And the challenge we find ourselves with is that the timing to decide whether or not to keep this option open is now just in light of what is required to move in a different direction than where we’ve been. So the permits, the, the necessary approvals that, and the necessary scrutiny that would be associated with extension requires a change and that change in order to make it possible to extend it is one that is needed. Now the deadline for the federal funding and the opportunity that presented itself as recently as July, um, is one that is available at this juncture. And that was not available in January. So I, I hear you in terms of the timing I hear you in terms of the challenge, wish we were in a different position in terms of not needing to extend this resource and wish we were in a different position and relationship to time, but the, the situation is evolving in a real time basis.

Ana Matosantos (16:54):

The analysis that led the energy agencies to conclude that we were not where we needed to be, um, is, uh, happened this spring. And we shared it as quickly as possible. The opportunity for federal funding presented itself this summer, and yes, the time is short, but unfortunately we are in a position where we think that what is necessary to continue to taking the actions that we need, uh, to maintain our reliability as we continue to move towards our clean transition and continue to take actions to mitigate climate change is to, uh, to make an extension possible. And that would be something that would need to happen now, given the federal timelines and given the, the permitting timelines that would be required.

Wendy Carrello (17:37):

Follow up. Thank you for that. I, I really do appreciate you saying that there is value to partnership, but when this dropped, for lack of a better word, when we were talking about what this would look like, and the assembly offering a potential counter-proposal, that had more, more of a diversity of where we want to go. Um, you know, and I wanna share this with you, but where, where is partnership when someone, the, when someone in the administration says that the assembly proposal feels like fantasy and fairy does and reflects a lack of vision and a lack of understanding about the scope of the climate problem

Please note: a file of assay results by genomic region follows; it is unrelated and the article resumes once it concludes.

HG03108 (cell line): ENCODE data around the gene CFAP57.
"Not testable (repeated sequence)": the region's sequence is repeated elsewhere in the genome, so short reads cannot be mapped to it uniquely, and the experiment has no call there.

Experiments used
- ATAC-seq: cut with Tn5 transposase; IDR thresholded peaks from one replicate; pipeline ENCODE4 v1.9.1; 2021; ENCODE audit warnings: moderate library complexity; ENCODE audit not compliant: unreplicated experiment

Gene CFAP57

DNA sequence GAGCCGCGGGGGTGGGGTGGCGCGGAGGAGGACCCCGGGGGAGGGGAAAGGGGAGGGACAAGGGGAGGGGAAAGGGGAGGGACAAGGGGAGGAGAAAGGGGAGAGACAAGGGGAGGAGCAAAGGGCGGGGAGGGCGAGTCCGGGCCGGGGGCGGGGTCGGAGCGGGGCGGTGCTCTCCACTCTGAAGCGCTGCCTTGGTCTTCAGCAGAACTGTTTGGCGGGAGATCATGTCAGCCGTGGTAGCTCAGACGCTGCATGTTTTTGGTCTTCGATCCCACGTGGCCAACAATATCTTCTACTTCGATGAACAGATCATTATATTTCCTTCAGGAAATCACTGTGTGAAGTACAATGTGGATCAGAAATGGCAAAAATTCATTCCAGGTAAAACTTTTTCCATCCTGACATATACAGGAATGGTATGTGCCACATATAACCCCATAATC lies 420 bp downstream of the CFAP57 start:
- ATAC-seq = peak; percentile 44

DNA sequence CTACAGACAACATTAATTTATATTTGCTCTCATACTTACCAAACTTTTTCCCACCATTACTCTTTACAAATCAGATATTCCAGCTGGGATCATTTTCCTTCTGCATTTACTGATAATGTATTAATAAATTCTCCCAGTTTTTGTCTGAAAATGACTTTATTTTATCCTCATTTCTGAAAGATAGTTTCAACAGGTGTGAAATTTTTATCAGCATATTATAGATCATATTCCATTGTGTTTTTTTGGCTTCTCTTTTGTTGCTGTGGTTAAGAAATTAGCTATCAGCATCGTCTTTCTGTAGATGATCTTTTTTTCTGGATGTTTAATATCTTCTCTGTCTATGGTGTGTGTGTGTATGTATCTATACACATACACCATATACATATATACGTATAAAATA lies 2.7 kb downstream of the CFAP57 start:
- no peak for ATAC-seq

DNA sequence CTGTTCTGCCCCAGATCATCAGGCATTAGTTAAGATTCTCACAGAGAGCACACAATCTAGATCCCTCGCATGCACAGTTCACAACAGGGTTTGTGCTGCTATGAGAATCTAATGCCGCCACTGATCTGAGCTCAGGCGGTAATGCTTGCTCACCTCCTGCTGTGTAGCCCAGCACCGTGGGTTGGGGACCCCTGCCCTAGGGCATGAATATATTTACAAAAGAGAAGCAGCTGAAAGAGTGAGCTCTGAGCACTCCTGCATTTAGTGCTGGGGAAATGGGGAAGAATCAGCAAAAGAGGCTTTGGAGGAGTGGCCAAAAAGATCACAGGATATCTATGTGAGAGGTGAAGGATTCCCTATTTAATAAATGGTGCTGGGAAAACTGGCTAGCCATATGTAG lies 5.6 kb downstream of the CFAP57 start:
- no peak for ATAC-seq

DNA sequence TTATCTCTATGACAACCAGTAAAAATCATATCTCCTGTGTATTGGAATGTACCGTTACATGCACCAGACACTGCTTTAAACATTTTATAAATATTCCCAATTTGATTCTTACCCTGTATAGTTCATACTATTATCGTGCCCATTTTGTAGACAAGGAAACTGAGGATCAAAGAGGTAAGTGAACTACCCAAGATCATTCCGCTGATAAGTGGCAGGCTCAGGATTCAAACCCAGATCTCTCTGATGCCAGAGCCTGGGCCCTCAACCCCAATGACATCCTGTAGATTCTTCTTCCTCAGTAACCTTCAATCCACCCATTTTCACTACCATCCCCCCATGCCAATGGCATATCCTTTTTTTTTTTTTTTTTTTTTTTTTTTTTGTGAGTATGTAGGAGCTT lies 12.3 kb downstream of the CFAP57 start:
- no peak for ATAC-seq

Ana Matosantos (18:17):

Partnership is in continuing the conversation and looking at the opportunity for what resources can be brought forward to ensure that we are moving forward with all of the above. The focus is on figuring out what can be done, what is possible to get online, all the timing necessary, how do we move as quickly as possible on getting all the clean options online as possible, but make sure that we have the room to be able to have this resource that we believe is necessary to be able to maintain reliability. Um, you know, at this juncture,

Wendy Carrello (18:50):

Doesn’t quite answer my question, but I appreciate it. How do we respond to the 310% increase to PG E profits,

Ana Matosantos (19:00):

As I’ve mentioned? Um, the, so the first piece is the compensation structure provided in this proposal. Um, first is, you know, not allowing any degeneration of profits that would go to shareholders. There is a variable compensation where there, um, is a there, you know, PG and E could get nothing under these management fees. If they don’t perform, they could get, uh, they could get, um, revenue and a management fee paid. If the performance occurs, those dollars, those revenues have to go to funding the work associated with the extension of Diablo canyon or to fund other elements that are critical priorities. And that today are things that are subject to cost recovery from rate payers, including the interconnection, uh, the, the, some of the issues that have been raised around how to make sure that we’re doing more on the interconnection side and speeding that up things to help be able to support our clean transition as well as necessary investments to get to a place of greater safety and reliability, um, transmission, uh, uh, hardening of distribution lines and other components.

Ana Matosantos (20:09):

So the, the, the, the compensation structure has, uh, you know, is we think fair, um, consistent with what we think is necessary to, um, ensure that there is a real performance incentive in making sure that we deliver and dollars based on the provisions and the statute have to go directly to pay for the cost of operating, or it has to go for other public purposes, um, that we think are important for rate payers and for Californians from a safety standpoint, from a clean transition standpoint, the dollars cannot go for profits that go to shareholders or other like things as some of the, that have been, uh, suggested that are not allowable under the statute.

Speaker 6 (20:53):

Thank you very much, Dr. Quick, um, wow. Long day, um, couple things, first of all, most of the questions have been answered. So I’ll just start out with.